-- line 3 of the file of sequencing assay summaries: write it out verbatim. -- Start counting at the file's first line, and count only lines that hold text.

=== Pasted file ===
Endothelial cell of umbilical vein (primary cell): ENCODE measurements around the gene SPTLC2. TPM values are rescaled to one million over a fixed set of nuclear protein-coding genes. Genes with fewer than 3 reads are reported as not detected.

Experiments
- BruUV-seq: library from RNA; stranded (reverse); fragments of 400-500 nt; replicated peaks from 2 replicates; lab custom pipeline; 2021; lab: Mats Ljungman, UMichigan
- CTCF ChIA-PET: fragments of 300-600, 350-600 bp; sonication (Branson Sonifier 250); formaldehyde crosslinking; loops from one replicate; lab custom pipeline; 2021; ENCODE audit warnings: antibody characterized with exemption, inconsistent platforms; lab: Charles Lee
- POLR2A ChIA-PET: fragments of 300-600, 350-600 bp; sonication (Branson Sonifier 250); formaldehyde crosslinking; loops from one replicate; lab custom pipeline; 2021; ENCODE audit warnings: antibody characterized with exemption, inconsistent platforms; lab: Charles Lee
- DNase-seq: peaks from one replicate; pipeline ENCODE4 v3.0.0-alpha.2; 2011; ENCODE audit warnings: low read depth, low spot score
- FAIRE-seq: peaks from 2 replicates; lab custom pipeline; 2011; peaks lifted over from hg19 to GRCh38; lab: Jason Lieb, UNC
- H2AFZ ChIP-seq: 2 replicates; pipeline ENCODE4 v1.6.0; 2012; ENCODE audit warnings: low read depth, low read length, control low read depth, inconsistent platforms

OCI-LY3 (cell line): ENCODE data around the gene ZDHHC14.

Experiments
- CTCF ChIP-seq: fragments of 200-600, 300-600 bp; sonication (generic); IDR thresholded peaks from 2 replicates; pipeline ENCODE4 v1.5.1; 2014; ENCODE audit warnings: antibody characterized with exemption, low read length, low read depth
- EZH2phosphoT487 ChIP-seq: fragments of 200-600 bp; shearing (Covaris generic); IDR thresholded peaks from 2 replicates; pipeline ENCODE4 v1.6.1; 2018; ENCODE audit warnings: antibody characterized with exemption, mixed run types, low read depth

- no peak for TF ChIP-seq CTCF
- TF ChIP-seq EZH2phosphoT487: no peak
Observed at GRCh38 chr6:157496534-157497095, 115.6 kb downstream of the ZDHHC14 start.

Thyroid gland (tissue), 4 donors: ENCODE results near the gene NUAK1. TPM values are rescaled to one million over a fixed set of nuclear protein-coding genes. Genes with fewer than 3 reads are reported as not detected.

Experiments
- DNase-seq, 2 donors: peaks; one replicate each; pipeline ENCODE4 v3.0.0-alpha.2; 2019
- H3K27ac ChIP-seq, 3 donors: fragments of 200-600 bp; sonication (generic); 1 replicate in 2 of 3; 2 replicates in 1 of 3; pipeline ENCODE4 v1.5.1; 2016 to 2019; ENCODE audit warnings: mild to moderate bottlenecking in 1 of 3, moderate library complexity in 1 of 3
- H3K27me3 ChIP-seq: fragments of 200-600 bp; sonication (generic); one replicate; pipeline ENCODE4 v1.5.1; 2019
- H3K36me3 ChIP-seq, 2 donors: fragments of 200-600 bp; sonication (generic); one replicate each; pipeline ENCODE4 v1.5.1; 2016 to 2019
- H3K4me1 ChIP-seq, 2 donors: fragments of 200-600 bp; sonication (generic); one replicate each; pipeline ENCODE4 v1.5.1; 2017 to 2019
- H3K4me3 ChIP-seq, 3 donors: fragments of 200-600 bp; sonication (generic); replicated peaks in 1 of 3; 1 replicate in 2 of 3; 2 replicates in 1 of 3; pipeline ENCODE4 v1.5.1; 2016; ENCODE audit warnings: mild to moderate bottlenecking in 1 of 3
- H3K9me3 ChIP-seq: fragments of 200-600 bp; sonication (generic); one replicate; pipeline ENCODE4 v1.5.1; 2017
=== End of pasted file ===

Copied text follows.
- BruUV-seq: library from RNA; stranded (reverse); fragments of 400-500 nt; replicated peaks from 2 replicates; lab custom pipeline; 2021; lab: Mats Ljungman, UMichigan